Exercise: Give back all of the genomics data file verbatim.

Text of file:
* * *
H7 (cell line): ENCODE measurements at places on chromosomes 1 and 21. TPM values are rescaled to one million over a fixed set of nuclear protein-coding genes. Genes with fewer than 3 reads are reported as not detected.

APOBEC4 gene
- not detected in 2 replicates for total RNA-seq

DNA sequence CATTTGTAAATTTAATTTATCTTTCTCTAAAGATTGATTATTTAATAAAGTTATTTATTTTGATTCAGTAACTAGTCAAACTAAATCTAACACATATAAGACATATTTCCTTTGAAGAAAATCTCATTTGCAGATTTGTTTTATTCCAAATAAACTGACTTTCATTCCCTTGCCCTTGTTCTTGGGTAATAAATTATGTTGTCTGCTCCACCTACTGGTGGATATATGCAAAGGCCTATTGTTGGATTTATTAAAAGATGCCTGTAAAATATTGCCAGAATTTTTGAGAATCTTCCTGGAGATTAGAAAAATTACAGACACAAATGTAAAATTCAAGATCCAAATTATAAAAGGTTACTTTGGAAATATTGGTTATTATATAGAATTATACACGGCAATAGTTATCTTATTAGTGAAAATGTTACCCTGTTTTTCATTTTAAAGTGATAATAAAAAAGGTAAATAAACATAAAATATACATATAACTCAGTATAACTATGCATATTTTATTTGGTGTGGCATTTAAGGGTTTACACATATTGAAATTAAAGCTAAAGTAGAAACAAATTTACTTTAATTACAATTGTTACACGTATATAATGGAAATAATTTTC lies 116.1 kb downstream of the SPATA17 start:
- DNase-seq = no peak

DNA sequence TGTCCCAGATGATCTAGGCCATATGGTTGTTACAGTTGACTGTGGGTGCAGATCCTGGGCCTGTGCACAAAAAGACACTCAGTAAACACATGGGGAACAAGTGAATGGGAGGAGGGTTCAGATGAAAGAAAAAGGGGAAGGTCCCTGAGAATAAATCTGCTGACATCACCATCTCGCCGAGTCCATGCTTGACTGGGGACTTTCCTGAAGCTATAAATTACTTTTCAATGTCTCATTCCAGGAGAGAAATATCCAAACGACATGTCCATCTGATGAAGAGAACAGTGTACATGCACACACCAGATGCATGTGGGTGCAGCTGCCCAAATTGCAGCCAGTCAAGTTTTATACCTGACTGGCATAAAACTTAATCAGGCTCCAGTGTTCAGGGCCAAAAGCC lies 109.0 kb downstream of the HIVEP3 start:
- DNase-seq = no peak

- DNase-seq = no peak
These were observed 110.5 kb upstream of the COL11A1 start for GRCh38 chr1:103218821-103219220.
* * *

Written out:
H7 (cell line): ENCODE measurements at places on chromosomes 1 and 21. TPM values are rescaled to one million over a fixed set of nuclear protein-coding genes. Genes with fewer than 3 reads are reported as not detected.

APOBEC4 gene
- not detected in 2 replicates for total RNA-seq

DNA sequence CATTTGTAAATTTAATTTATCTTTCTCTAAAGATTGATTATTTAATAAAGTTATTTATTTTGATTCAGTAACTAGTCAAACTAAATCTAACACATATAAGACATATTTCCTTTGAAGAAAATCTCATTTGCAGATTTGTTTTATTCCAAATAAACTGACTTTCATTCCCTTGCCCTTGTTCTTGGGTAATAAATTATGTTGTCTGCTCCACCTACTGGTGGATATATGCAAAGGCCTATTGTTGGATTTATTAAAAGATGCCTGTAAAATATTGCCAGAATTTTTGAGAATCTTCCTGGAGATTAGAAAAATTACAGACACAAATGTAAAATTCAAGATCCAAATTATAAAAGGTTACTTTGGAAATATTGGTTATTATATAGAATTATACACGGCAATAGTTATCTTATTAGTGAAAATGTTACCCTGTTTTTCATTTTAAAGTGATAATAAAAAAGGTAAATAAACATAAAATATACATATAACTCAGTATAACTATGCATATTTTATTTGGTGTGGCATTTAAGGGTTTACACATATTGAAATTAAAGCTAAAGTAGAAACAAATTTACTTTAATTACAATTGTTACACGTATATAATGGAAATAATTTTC lies 116.1 kb downstream of the SPATA17 start:
- DNase-seq = no peak

DNA sequence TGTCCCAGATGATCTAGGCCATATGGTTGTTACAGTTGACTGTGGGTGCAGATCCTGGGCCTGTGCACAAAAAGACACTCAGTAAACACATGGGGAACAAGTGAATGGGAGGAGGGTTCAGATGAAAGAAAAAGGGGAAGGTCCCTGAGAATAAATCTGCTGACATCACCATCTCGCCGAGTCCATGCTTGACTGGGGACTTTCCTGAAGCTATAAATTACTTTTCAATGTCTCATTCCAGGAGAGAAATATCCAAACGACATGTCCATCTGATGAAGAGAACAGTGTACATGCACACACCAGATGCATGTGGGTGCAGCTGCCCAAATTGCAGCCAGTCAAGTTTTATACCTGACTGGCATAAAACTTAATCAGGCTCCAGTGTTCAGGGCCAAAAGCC lies 109.0 kb downstream of the HIVEP3 start:
- DNase-seq = no peak

- DNase-seq = no peak
These were observed 110.5 kb upstream of the COL11A1 start for GRCh38 chr1:103218821-103219220.